“They’re just showing up and dying.” Those six words made emergency responders’ ears perk up in Huntington, W.Va., when they buzzed over the radio. An official was quoting a caller who needed help at a local home. “I just caught a bit of that,” another official replied. “What are people showing up and doing?”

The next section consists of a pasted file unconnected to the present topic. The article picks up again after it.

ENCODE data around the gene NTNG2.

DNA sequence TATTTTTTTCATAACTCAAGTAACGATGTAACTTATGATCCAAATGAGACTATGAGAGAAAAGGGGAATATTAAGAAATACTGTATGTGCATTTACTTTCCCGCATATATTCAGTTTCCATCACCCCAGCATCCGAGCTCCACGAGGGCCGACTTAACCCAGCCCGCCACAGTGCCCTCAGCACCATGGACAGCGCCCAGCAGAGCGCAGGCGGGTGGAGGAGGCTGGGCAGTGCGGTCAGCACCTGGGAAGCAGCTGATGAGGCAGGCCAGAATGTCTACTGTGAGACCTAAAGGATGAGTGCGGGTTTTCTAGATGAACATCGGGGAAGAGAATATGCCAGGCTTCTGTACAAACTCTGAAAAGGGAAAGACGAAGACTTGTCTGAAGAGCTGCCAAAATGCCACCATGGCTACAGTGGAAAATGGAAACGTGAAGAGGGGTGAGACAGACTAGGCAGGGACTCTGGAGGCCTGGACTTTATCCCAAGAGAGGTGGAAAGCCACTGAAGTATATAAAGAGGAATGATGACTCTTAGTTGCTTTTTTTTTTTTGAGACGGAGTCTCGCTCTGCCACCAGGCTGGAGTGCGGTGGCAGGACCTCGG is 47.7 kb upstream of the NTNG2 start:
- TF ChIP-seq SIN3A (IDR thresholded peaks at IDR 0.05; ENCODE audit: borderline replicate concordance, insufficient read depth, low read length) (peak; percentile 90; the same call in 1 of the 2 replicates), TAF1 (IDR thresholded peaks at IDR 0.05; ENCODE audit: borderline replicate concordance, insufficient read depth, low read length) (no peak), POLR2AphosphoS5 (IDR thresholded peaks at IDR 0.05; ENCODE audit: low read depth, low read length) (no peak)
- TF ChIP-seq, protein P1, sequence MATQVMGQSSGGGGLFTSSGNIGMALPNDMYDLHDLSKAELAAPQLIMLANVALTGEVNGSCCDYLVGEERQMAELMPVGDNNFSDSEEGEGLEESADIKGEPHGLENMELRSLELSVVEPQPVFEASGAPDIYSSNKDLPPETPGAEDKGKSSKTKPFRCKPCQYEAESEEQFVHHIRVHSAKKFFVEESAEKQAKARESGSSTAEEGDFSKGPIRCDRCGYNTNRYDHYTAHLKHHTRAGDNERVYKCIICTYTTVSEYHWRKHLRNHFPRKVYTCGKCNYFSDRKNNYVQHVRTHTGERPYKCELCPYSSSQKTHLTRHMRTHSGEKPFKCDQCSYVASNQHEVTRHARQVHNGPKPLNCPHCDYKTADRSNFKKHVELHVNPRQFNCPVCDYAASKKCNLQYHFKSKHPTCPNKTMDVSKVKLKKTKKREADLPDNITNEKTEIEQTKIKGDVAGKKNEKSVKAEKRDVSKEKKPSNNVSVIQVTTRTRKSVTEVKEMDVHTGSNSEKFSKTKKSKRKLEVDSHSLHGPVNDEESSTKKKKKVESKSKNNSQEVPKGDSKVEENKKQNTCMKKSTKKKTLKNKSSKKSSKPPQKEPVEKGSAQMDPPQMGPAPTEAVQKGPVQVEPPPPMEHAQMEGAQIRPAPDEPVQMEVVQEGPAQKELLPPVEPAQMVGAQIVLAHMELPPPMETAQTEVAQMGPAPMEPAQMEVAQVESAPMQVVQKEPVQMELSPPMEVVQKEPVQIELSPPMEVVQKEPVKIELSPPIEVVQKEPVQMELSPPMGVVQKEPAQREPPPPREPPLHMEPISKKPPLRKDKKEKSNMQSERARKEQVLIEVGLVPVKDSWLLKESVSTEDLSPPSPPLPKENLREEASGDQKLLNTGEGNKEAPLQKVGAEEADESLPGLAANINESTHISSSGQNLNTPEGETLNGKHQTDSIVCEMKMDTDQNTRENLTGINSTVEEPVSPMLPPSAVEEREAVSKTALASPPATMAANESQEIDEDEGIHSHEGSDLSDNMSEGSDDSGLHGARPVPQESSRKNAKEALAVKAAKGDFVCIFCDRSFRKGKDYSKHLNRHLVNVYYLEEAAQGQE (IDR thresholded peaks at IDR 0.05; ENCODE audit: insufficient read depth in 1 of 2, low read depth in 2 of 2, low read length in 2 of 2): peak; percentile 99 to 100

“All they can tell us is that ‘people are showing up and dying,’” the first official said. “We’re not sure what’s going on.” It was Monday afternoon, and an unusual mass crisis was beginning to unfold in Huntington, a city of nearly 50,000 on the western edge of West Virginia — a crisis increasingly familiar to paramedics, firefighters and police officers across the United States. CONTINUE